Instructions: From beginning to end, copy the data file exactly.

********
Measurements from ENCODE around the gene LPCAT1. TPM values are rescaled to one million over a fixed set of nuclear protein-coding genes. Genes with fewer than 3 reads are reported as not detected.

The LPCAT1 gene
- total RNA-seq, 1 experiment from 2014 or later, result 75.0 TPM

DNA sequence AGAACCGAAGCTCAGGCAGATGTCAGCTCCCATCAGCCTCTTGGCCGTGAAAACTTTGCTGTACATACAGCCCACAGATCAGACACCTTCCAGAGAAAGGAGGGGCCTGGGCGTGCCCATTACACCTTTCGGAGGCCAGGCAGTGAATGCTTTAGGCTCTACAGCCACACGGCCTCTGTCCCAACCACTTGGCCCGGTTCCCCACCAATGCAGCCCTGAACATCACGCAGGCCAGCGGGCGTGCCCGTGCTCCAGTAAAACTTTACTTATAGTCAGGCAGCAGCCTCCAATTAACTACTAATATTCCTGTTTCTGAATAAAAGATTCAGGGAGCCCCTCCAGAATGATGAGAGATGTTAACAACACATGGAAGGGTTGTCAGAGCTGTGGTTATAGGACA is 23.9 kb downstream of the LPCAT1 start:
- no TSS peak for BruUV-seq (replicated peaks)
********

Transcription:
Measurements from ENCODE around the gene LPCAT1. TPM values are rescaled to one million over a fixed set of nuclear protein-coding genes. Genes with fewer than 3 reads are reported as not detected.

The LPCAT1 gene
- total RNA-seq, 1 experiment from 2014 or later, result 75.0 TPM

DNA sequence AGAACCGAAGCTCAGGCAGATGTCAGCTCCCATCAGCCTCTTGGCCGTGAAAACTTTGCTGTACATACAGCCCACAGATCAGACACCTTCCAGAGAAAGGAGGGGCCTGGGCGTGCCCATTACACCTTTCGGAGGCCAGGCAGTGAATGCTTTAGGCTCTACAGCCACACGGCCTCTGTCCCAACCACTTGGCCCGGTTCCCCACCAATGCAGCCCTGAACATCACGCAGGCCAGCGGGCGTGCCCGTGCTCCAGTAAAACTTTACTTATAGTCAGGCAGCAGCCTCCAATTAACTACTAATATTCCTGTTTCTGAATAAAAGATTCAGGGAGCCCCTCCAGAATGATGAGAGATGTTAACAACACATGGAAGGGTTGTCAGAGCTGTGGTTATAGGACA is 23.9 kb downstream of the LPCAT1 start:
- no TSS peak for BruUV-seq (replicated peaks)